I now have a word for what I was talking about in previous posts. Joshua Bloch refers to it as composition in Effective Java. He seems to come to many of the same conclusions as I did about concrete inheritance which he calls implementation inheritance which is the basis for the reasoning behind using composition instead of inheritance.
[ October 19, 2005: Message edited by: Ken Blair ]
Jeff Albertson
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Joined: Sep 16, 2005
Posts: 1780
I'm not an expert here, but it seems to me if a method in an interface is "optional" it shouldn't be in the interface to begin with.


So the Java's Collection Framework, java.util.ArrayList, java.util.HashMap, etc... is all wrong?!
[ October 19, 2005: Message edited by: Jeff Albrechtsen ]
Ken Blair
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Joined: Jul 15, 2003
Posts: 1078
EDIT: This is from a purely intellectual standpoint. Sometimes requirements and available resources make it impossible to do it any other way.

Unless my understanding of interfaces is wrong, yes. Is an interface not defining a contract implementing classes need to live by? If you make it "optional" in the form of an UnsupportedOperationException then as I understand it you've effectively broken the contract specified by the interface. What good is an interface defining a Collection if you've no guarantee that the Collection will actually implement all of the methods in the interface? Some of them are required so you can use those, but if you have a group of required methods and a group of optional methods in the same interface that indicates to me that they don't belong together!

Am I wrong?
[ October 19, 2005: Message edited by: Ken Blair ]
Mr. C Lamont Gilbert
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Joined: Oct 05, 2001
Posts: 1170

The truth is if the class does not have any unimplemented methods, then it can be concrete. And in this case you can do composition as opposed to inheritance. But composition is a bunch of typing and is error prone since Java does not provide any help with it...

Since I dont like concrete inheritance, inheriting from abstract classes makes life easier. If the class is abstract it will never be loose in the wild.
Tony Morris
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Joined: Sep 24, 2003
Posts: 1608

I don't see any problem with, for example, MouseAdapter (other than the misleading name, that is).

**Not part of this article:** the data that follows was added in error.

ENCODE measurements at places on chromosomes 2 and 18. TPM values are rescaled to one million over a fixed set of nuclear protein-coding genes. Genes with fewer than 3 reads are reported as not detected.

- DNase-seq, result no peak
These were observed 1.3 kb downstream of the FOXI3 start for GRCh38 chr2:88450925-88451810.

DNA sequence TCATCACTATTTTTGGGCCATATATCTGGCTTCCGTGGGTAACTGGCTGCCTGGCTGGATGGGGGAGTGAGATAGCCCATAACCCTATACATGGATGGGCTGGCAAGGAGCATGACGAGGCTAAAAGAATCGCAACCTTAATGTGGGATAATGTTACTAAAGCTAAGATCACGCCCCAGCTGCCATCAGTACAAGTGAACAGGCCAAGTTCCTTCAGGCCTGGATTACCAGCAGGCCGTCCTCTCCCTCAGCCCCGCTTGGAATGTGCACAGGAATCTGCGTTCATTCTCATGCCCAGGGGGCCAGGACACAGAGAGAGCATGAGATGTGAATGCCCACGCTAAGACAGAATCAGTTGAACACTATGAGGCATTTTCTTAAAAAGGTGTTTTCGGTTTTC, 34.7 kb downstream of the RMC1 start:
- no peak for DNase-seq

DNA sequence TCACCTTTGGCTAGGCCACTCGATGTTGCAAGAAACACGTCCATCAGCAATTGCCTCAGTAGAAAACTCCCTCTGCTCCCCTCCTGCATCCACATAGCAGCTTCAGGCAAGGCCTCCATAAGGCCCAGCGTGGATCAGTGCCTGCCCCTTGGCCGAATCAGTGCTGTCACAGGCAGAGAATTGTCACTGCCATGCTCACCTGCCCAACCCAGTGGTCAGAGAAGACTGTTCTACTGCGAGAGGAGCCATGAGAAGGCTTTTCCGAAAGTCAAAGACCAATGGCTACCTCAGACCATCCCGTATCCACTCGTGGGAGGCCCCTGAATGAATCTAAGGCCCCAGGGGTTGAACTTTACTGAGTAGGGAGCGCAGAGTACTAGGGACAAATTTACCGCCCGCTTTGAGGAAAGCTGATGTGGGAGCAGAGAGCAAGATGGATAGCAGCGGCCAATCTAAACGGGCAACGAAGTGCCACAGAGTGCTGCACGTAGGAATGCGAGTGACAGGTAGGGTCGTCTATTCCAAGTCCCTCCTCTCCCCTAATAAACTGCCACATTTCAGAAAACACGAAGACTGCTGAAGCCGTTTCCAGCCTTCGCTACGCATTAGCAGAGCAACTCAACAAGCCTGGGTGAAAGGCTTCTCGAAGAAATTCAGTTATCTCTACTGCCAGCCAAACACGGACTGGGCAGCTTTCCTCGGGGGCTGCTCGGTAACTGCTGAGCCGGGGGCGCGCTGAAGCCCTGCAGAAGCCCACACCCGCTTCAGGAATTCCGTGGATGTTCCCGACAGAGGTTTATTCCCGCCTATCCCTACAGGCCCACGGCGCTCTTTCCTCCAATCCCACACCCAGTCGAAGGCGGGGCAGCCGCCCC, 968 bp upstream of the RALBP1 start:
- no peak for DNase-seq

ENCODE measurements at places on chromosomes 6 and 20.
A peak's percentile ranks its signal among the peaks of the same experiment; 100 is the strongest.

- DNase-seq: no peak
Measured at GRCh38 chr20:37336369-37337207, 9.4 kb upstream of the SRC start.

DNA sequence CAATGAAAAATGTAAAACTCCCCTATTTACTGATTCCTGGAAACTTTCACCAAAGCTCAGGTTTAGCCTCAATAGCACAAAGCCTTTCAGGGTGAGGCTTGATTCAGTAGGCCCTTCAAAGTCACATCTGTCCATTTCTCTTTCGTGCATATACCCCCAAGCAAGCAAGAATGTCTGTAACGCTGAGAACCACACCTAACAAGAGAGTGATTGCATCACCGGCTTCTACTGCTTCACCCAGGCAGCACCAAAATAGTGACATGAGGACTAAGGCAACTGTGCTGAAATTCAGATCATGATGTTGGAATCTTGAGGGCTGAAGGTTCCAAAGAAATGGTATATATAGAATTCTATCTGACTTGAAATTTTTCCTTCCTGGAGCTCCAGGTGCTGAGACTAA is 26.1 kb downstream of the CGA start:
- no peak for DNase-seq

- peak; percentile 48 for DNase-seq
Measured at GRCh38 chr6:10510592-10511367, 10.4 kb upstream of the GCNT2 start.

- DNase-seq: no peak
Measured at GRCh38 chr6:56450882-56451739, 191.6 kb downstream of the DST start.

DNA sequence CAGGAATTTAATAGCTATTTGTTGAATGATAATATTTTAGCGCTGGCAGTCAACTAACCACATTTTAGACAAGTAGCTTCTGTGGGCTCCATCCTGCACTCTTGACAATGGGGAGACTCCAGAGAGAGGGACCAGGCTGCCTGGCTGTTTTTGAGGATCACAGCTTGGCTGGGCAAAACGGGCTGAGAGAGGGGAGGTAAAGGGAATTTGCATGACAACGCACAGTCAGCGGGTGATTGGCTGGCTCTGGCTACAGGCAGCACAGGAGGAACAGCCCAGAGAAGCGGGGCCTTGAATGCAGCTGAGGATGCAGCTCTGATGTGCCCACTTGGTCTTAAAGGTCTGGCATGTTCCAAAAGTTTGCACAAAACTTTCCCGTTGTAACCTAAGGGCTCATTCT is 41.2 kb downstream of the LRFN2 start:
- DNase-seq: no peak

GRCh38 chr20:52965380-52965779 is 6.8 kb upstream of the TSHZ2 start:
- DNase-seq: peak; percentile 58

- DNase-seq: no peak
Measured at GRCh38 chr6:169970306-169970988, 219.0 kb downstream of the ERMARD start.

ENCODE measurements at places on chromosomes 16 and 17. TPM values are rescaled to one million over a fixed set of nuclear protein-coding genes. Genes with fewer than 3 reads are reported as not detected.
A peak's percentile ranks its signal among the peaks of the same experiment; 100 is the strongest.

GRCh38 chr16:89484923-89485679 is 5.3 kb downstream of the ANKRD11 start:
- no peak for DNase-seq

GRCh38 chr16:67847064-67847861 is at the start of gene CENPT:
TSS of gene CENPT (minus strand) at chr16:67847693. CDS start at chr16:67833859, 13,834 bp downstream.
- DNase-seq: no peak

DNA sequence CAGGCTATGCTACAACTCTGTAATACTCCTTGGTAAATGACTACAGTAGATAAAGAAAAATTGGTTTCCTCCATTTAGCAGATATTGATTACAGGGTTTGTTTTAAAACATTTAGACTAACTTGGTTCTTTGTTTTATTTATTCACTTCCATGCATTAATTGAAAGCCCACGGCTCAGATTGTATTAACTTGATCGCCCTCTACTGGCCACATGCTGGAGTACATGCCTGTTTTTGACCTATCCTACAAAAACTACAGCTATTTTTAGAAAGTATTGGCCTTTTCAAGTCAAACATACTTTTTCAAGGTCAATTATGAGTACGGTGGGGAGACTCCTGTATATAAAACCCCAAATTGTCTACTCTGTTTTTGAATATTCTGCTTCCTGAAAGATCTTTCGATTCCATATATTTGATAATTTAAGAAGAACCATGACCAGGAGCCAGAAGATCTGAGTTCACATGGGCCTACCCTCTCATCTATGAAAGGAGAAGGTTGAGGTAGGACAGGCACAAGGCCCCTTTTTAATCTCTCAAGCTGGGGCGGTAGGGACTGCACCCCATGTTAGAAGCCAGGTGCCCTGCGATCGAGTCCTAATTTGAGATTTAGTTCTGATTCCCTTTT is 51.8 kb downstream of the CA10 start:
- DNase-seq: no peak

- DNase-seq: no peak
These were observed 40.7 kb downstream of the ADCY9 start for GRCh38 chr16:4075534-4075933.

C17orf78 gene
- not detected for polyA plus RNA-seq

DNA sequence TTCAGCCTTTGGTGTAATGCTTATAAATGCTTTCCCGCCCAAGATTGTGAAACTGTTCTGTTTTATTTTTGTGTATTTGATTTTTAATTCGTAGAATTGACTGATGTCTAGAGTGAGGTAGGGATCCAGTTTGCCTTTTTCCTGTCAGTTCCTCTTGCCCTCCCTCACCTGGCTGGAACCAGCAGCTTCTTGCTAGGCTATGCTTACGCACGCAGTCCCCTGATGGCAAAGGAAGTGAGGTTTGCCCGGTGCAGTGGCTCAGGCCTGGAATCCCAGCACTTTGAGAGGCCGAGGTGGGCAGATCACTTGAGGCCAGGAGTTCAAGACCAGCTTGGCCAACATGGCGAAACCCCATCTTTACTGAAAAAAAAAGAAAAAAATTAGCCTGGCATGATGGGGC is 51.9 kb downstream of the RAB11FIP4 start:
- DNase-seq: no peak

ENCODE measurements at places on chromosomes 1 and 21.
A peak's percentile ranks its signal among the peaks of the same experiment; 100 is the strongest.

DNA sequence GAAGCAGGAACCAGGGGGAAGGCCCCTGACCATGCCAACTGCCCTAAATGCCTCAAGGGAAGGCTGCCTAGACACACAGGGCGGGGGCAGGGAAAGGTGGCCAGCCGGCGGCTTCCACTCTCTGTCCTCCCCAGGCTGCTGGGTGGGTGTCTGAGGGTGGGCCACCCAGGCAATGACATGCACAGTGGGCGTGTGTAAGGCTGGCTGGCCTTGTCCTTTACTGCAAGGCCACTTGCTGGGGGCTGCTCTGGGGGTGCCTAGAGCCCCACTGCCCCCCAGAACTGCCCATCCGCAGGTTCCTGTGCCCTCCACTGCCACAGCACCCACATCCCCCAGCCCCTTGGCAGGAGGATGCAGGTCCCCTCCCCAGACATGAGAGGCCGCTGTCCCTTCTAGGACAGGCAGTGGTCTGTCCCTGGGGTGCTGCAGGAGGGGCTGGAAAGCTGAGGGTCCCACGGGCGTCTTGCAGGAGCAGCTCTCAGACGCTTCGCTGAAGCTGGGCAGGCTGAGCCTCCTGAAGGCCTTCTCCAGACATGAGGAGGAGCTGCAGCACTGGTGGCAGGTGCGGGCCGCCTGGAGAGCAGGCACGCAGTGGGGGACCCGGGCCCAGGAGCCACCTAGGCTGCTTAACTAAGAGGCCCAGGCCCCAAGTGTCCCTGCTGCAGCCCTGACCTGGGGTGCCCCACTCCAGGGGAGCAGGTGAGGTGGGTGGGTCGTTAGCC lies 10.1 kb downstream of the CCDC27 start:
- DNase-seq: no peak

I agree entirely. That is, the strongest argument "for" concrete inheritance is "saves typing in the context of Java", an unfortunate trait of the language. The subjective part is whether or not you accept this argument as legitimate; I do not, but if you do, so be it. I urge anyone to consider deferring conclusions until they understand the arguments "against" concrete inheritance (or even more importantly, the proof that it is an implicit requirement defect within a given context (the one that we are all (inadvertantly?) assuming)).
Ilja Preuss
author
Sheriff

Joined: Jul 11, 2001
Posts: 14112
Well, none of my conclusions are ever final, so I'm prepared to change them when I learn something new. And I plan to learn something new until the end of my life...

I also don't have any problems accepting that there might exist languages with better alternatives to concrete inheritance. Might be interesting to learn them. On the other hand, I think I'm quite well with using concrete inheritance when using it wisely, so I don't feel a strong force to search for such a language or call concrete inheritance "evil".
Roel De Nijs
Bartender

Joined: Jul 19, 2004
Posts: 5608
    
  15

this is a discussion that goes far above my head and my understanding, but what is meant by "concrete inheritance", because it's just in nearly every post and i never heard of it.

i know there is inheritance, and you can inherit from a abstract and a non-abstract class (concrete class, maybe this is meant by "concrete inheritance", but what's then the difference(s) between inheriting from an abstract and a non-abstract class)


SCJA, SCJP (1.4 | 5.0 | 6.0), SCJD
http://www.javaroe.be/
Ilja Preuss
author
Sheriff

Joined: Jul 11, 2001
Posts: 14112
As far as I understand, "concrete inheritance" is synonymous to "implementation inheritance" - in contrast to "interface inheritance".
Tony Morris
Ranch Hand

Joined: Sep 24, 2003
Posts: 1608
To suggest that something is "evil" is a perhaps unintentional over-simplification. Something might be "evil" within a given context. For example, putting your finger on a hot frying pan is "evil" within the context of "you don't want to inflict pain upon yourself", simply because they are contradicting requirements. "concrete inheritance is evil" within the context that we are all assuming (for example, valid software as a solution to a problem statement (a vast simplification for the sake of brevity)).